If I were asked to list the most important skills for a plein air painter, they would include cleaning brushes, packing efficiently, and drawing (of course). But I would add a skill taught to me by my young assistant, Sandy Quang.
Every artist worth his or her salt carries plastic shopping bags. (Here in Rochester they are called Wegmans’ bags but they probably have a different name in your neck of the woods.) They can be recycled in any number of ways: as trash bags, as emergency wrappers for damaged tubes of paint, or to schlep dirty brushes back home. I always pack three in my backpack, and another half dozen in my teaching bag. They’re really annoying in their natural state, however.
|In its natural state, a plastic shopping bag is a pain. It bounces around, wraps itself around stuff, and generally takes up far more space than its real volume.|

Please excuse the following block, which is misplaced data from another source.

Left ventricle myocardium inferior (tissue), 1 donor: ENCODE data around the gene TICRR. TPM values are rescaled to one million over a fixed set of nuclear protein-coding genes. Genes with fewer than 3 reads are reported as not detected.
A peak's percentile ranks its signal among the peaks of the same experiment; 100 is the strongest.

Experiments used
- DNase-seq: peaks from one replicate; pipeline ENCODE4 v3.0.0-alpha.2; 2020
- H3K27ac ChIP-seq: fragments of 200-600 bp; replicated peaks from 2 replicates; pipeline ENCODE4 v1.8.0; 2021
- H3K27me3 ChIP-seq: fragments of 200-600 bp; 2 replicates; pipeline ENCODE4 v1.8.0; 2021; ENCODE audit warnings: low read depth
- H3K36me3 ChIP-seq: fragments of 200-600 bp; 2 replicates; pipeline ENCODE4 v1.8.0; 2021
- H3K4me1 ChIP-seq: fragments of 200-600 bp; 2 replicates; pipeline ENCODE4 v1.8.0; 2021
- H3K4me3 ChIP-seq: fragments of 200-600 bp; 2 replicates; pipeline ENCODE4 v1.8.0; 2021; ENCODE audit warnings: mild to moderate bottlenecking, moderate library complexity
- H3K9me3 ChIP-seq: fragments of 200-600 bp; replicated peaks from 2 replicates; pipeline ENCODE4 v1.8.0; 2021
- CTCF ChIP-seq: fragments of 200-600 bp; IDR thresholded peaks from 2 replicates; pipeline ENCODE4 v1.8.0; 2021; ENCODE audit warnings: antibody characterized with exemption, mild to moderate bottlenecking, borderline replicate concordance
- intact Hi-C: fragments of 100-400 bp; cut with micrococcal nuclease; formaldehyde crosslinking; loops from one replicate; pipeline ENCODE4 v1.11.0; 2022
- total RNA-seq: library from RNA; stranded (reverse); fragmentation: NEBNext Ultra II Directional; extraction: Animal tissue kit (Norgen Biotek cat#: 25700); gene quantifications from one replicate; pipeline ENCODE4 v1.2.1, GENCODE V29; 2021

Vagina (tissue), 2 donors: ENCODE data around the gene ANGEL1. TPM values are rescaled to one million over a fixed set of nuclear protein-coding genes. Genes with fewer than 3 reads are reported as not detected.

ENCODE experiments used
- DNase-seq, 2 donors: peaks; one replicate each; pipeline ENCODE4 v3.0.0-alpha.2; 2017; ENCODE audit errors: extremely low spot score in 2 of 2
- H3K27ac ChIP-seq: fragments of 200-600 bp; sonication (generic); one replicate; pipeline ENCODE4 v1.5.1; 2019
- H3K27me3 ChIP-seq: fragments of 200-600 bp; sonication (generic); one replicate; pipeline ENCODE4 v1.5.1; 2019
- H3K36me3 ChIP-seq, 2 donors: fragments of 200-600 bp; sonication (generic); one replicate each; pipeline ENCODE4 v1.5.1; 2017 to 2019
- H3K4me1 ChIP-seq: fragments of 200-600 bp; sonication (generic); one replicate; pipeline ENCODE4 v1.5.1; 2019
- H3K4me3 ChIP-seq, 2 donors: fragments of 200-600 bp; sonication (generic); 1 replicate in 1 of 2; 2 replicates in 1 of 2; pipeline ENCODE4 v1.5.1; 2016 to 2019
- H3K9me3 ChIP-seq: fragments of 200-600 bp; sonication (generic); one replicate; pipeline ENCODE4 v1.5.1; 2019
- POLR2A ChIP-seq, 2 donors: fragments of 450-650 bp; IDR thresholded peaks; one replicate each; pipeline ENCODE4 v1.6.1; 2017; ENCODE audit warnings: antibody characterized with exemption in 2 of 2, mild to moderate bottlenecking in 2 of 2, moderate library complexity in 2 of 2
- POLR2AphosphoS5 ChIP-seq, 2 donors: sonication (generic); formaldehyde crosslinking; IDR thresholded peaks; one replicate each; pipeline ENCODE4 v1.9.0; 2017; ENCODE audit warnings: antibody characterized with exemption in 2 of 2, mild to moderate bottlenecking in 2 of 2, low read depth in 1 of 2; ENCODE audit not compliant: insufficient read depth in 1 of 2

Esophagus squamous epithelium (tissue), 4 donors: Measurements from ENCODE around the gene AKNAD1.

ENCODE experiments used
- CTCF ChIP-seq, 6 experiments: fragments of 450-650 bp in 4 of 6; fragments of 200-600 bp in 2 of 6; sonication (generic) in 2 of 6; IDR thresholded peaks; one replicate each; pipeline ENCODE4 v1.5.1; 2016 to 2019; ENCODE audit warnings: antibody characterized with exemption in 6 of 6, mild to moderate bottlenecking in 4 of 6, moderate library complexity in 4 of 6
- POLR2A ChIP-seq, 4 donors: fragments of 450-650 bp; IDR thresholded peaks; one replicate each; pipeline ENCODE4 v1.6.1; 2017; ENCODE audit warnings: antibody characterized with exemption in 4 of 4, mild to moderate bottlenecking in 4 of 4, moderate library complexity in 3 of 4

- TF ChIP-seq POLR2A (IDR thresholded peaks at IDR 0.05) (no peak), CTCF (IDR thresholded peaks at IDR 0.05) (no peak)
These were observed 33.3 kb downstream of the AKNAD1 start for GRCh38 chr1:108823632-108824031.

|First, smooth the bag out so the corners are flat and the handles are straight.|
|Then fold the bag in half...|
|And half again.|
|From the bottom, start folding it in triangles...|
|...until you reach the handle.|
|Fold the handle back toward the bag, also in triangles.|
|And stuff it in the gap.|
|Yeah, like this.|
|Voila! A perfectly neat bag to drop in your backpack.|
|And if you keep a stash of them, you might qualify as OCD Painter of the Year.|
|But THIS, my friends, is the sound of a new computer installing Adobe Creative Suite. Tomorrow I might actually start to make sense again!|
Join us in October, 2013 at Lakewatch Manor—which is selling out fast—or let me know if you’re interested in painting with me in 2014. Click here for more information on my Maine workshops!